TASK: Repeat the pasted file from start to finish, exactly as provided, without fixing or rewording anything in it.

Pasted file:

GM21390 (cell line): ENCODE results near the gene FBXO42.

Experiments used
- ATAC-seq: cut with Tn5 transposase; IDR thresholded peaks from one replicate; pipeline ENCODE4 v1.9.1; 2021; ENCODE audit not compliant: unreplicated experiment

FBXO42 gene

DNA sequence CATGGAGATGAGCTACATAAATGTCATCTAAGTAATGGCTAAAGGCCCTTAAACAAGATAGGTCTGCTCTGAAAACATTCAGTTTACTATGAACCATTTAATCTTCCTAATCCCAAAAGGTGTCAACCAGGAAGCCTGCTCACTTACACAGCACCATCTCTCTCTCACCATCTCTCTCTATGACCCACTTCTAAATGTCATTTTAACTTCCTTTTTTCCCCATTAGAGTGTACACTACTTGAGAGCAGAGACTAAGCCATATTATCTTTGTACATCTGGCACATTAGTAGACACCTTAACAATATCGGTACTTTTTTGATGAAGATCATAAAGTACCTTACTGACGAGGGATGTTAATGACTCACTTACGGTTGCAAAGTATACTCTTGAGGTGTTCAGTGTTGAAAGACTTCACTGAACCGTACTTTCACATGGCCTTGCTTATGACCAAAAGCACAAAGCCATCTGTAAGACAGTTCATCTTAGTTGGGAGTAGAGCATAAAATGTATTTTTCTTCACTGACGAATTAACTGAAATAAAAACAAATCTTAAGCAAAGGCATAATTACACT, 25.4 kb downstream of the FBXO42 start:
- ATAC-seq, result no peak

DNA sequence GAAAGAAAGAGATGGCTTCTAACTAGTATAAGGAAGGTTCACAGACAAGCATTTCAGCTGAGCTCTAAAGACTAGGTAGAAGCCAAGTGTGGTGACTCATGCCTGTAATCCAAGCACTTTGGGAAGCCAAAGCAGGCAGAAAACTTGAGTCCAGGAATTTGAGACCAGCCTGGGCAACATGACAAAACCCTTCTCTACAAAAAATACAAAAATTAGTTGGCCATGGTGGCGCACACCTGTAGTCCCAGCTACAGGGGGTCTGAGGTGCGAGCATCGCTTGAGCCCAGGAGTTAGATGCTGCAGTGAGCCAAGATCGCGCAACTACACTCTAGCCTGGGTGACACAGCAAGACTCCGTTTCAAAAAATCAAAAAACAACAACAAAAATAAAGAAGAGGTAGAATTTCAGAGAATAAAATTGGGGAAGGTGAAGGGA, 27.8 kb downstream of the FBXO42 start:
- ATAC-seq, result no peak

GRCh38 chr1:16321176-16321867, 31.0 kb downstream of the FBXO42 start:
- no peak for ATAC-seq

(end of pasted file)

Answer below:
GM21390 (cell line): ENCODE results near the gene FBXO42.

Experiments used
- ATAC-seq: cut with Tn5 transposase; IDR thresholded peaks from one replicate; pipeline ENCODE4 v1.9.1; 2021; ENCODE audit not compliant: unreplicated experiment

FBXO42 gene

DNA sequence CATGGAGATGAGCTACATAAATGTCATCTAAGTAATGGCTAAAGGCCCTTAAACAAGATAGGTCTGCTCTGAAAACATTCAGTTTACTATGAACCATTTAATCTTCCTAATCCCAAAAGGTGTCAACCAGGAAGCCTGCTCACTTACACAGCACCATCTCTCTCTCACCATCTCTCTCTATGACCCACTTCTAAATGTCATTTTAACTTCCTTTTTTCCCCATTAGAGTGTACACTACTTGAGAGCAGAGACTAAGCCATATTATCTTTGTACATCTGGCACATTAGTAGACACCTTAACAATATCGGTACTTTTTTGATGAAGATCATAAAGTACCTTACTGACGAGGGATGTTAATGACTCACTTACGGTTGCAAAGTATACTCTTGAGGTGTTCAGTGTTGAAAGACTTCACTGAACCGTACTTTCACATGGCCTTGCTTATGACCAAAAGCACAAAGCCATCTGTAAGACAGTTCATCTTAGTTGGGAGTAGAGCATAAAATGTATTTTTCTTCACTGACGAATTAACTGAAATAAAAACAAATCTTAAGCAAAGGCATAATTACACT, 25.4 kb downstream of the FBXO42 start:
- ATAC-seq, result no peak

DNA sequence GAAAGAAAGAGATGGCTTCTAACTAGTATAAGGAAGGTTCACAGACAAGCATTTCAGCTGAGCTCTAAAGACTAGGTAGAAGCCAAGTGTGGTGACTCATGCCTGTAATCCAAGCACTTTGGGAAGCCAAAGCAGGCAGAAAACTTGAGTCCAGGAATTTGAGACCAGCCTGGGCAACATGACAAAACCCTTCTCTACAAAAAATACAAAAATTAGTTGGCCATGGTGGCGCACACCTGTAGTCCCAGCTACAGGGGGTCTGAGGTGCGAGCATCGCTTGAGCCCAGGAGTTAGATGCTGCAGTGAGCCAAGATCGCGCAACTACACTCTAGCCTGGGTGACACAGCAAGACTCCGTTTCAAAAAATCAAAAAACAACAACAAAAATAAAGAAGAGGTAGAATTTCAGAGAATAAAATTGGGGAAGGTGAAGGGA, 27.8 kb downstream of the FBXO42 start:
- ATAC-seq, result no peak

GRCh38 chr1:16321176-16321867, 31.0 kb downstream of the FBXO42 start:
- no peak for ATAC-seq